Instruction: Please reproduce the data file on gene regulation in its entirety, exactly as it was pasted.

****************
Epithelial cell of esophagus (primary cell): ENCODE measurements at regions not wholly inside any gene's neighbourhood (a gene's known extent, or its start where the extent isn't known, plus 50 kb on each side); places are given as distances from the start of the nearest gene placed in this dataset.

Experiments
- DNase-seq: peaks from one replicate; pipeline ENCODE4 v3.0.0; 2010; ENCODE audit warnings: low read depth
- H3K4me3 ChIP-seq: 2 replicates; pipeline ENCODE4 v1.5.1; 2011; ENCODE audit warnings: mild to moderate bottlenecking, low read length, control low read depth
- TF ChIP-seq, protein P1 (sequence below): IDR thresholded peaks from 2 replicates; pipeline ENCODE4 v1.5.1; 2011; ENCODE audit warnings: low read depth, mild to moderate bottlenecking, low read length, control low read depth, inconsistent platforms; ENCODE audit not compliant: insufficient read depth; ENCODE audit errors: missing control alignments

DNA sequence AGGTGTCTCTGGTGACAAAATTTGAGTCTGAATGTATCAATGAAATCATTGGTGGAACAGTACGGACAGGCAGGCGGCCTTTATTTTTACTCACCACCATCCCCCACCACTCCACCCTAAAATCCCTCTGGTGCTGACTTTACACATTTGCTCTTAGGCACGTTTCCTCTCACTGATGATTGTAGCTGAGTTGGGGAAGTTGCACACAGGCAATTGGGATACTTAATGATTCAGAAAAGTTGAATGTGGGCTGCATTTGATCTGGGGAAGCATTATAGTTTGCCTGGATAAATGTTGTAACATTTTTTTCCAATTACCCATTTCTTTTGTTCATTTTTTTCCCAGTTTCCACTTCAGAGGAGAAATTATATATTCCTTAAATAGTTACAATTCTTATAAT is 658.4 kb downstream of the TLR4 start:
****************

Epithelial cell of esophagus (primary cell): ENCODE measurements at regions not wholly inside any gene's neighbourhood (a gene's known extent, or its start where the extent isn't known, plus 50 kb on each side); places are given as distances from the start of the nearest gene placed in this dataset.

Experiments
- DNase-seq: peaks from one replicate; pipeline ENCODE4 v3.0.0; 2010; ENCODE audit warnings: low read depth
- H3K4me3 ChIP-seq: 2 replicates; pipeline ENCODE4 v1.5.1; 2011; ENCODE audit warnings: mild to moderate bottlenecking, low read length, control low read depth
- TF ChIP-seq, protein P1 (sequence below): IDR thresholded peaks from 2 replicates; pipeline ENCODE4 v1.5.1; 2011; ENCODE audit warnings: low read depth, mild to moderate bottlenecking, low read length, control low read depth, inconsistent platforms; ENCODE audit not compliant: insufficient read depth; ENCODE audit errors: missing control alignments

DNA sequence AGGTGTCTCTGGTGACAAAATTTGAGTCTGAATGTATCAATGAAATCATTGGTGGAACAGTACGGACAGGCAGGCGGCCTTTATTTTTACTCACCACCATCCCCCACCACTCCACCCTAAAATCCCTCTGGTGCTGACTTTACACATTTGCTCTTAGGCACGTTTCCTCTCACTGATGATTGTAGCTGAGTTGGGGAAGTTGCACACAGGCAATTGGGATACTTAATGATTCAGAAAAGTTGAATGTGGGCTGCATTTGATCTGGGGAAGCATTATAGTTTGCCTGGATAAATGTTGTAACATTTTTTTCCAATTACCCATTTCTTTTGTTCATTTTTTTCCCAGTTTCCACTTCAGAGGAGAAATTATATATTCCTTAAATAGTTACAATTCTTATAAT is 658.4 kb downstream of the TLR4 start: